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Wella Company Hosts Founders’ Forum With OPI’s Suzi Weiss-Fischmann and Briogeo’s Nancy Twine

The women shared their brand stories and the key to success.

For her first event as chief executive officer of Wella Company, Annie Young-Scrivner gathered OPI’s Suzi Weiss-Fischmann and Briogeo’s Nancy Twine for a founders’ forum aimed to inspire.

Young-Scrivner is relatively new to beauty. Prior to joining Wella in December of 2020, when the company became an independent identity (now under KKR’s ownership), the executive was the CEO of Godiva Chocolatier. And previously, she had a more than seven-year career at Starbucks. At Wella, she oversees a nearly $3 billion portfolio of professional and retail hair and nail brands. Along with OPI and Briogeo, there’s Wella Professionals, Ghd, Sebastian Professional, Clairol and Nioxin.

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Held at company headquarters in Calabasas, California on Nov. 10, the two founders discussed their brand story and the key to success, led by moderator Stephanie Mehta, CEO and chief content officer of Mansueto Ventures.

“We realized that artificial nail extensions have the same chemistry as making dentures,” Weiss-Fischmann said of she and her business partner, brother-in-law George Schaeffer. They had started a small dental supply company before pivoting to the nail industry (OPI stood for Odontorium Products Inc.).

“We saw all these nail salons popping up on Ventura Boulevard in the San Fernando Valley in Los Angeles, doing artificial nail extensions called acrylics,” she went on. “We put three products together, the primer, the powder and liquid, called it ‘the rubber band’ special, and George drove the car and I ran into each salon, dropped it off, and I said, ‘Please try it. I’ll be back.’ That was our focus group. I went back two weeks later, and the nail technicians only asked one question: ‘Where can we buy it?’ And that’s how OPI was born.”

She encouraged entrepreneurs to blend imagination and discipline into their business plans, emphasizing the need to act quickly to survive and maintain growth.

No need for “too many executives,” Weiss-Fischmann said. “We had George and I and then we had the management under us ready to manage the meetings and things were done.…We had ideas, and we executed. Speed-to-market was one of OPI’s great successes. In the beauty industry, there’s no time to think too much because trends come and go.”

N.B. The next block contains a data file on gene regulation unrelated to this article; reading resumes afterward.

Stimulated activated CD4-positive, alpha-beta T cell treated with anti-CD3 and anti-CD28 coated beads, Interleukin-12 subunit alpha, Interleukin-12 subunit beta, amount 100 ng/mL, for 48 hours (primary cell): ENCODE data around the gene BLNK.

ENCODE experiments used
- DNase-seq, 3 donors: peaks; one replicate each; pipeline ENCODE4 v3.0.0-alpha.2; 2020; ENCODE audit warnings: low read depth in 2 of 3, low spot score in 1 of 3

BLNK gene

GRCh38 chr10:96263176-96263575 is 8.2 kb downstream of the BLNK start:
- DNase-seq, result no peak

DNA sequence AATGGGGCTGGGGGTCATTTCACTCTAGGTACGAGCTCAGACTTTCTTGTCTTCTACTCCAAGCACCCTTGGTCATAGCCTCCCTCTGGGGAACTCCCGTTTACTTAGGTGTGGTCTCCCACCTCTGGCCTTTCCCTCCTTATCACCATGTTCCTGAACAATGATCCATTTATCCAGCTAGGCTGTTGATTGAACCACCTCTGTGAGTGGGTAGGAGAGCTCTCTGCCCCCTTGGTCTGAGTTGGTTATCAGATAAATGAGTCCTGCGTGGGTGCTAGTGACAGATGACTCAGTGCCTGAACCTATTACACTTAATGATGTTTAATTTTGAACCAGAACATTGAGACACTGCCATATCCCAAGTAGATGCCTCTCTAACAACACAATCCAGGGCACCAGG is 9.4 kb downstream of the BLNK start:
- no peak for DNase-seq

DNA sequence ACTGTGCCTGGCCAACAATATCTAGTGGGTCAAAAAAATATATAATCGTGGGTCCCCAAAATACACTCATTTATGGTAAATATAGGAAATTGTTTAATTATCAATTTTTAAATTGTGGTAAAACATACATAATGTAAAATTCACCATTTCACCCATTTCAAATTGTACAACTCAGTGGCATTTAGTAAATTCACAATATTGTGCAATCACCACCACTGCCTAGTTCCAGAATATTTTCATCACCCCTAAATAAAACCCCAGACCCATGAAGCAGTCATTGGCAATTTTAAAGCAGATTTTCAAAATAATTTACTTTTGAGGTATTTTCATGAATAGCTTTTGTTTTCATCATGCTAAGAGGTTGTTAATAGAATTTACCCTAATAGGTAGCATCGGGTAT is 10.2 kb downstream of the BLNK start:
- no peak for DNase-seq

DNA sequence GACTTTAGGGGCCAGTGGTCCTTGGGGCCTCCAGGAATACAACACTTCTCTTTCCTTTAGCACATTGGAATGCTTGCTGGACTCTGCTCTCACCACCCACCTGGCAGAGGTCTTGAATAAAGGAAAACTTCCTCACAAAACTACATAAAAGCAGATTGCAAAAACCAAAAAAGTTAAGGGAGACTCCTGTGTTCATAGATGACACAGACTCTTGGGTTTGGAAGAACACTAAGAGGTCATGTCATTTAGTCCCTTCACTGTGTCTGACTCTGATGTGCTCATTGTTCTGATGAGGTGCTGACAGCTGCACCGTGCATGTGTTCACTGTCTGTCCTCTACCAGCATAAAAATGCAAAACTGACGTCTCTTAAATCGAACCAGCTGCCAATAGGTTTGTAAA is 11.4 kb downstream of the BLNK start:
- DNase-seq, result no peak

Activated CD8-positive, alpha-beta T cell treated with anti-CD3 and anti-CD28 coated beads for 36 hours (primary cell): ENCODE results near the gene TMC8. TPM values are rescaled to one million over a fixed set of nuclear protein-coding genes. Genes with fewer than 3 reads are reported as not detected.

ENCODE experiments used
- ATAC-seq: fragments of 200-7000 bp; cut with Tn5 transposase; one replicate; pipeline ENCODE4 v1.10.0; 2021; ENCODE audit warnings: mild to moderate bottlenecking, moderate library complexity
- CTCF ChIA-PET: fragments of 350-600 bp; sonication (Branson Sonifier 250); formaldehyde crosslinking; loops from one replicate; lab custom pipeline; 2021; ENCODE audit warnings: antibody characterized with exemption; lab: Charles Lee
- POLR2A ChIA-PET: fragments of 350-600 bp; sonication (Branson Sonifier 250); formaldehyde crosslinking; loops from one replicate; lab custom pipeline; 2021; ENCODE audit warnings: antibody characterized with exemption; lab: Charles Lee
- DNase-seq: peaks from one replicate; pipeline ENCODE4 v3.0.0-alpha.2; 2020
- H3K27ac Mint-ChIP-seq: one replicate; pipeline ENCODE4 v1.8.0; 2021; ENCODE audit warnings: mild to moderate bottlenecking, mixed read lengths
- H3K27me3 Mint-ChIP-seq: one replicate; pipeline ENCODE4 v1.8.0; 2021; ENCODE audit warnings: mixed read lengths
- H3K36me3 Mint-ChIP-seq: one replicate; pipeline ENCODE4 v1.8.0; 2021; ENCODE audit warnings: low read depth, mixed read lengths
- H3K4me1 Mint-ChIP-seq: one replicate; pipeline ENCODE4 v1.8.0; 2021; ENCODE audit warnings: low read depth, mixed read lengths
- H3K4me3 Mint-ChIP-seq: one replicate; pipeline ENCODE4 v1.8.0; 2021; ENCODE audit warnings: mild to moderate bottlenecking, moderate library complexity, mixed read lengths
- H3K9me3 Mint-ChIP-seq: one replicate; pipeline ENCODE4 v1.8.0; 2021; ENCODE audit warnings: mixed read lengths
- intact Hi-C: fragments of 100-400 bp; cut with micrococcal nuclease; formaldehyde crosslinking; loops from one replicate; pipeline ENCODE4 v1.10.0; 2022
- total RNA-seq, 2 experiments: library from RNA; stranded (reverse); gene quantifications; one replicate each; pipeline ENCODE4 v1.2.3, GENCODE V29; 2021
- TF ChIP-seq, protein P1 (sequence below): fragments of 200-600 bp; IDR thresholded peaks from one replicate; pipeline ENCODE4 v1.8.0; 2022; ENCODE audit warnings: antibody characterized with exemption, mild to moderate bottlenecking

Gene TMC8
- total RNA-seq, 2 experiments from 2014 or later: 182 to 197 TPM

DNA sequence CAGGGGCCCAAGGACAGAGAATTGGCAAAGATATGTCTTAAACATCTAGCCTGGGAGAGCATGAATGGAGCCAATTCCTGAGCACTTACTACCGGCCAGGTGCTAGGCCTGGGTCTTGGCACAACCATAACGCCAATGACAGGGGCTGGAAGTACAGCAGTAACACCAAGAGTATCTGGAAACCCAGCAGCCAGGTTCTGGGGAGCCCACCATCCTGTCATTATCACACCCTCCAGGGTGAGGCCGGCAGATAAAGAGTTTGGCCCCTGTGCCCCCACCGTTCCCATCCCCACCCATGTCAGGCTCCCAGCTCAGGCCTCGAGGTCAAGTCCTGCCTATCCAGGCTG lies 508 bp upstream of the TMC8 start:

For Twine, her start began in finance.

“When I started my career, it was actually the start of the financial crisis back in 2007, 2008,” Twine said. “It was a really, really crazy time. A lot of my friends were getting laid off. And also, being a female on Wall Street was really, really tough, especially during that time. And unfortunately, midway through my career at Goldman Sachs, I lost my mom. And it became this catalyst for me to really think about what it was I wanted to do in life. And I decided that I wanted to find my passion.”

During the discovery process, she recalled the time she spent with her mother, a physician and chemist, growing up creating their own skin care products.

“I decided that’s what I wanted to do,” she said. “I wanted to take that childhood memory and actually turn it into something bigger. And that was also provoked by the fact that the industry had really changed. More consumers were seeking out clean and natural products. So, it just made sense for me to focus on that part of the industry.”

It was in 2013 at CosmoProf in Las Vegas that she met buyers from Sephora who felt Briogeo would fill a void in the hair care category. The brand — with “clean” ingredients in mind and using recycled materials in packaging — was made for all hair textures and types.

“Once I got the deal with Sephora, I quit my job at Goldman and here I am now,” she said.

Suzi Weiss-Fischmann, Stephanie Mehta, Annie Young-Scrivner and Nancy Twine. Courtesy of Wella Company

Turning to Young-Scrivner, Mehta said: “You’re in the unusual position of sort of re-founding a company that is 140 years old, and you’re about to celebrate your second anniversary as a standalone company.” What is the new Wella? she asked.

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“We get to focus on hair,” Young-Scrivner said. “We get to focus on nails. I really believe in the entrepreneurial spirit and elevating the founders that we’re so fortunate to work with and to continue to elevate their brands.”

The founders discussed being “scrappy” in their early days, having a start-up mentality, a clear vision and unstoppable determination to succeed.

“When I meet entrepreneurs that don’t end up finding the success that they were looking for, it’s not because they didn’t have a great product or great service, it’s because they let the challenges stop them too soon,” said Twine. “And so, staying positive and figuring out creative solutions to solve problems is really critical.”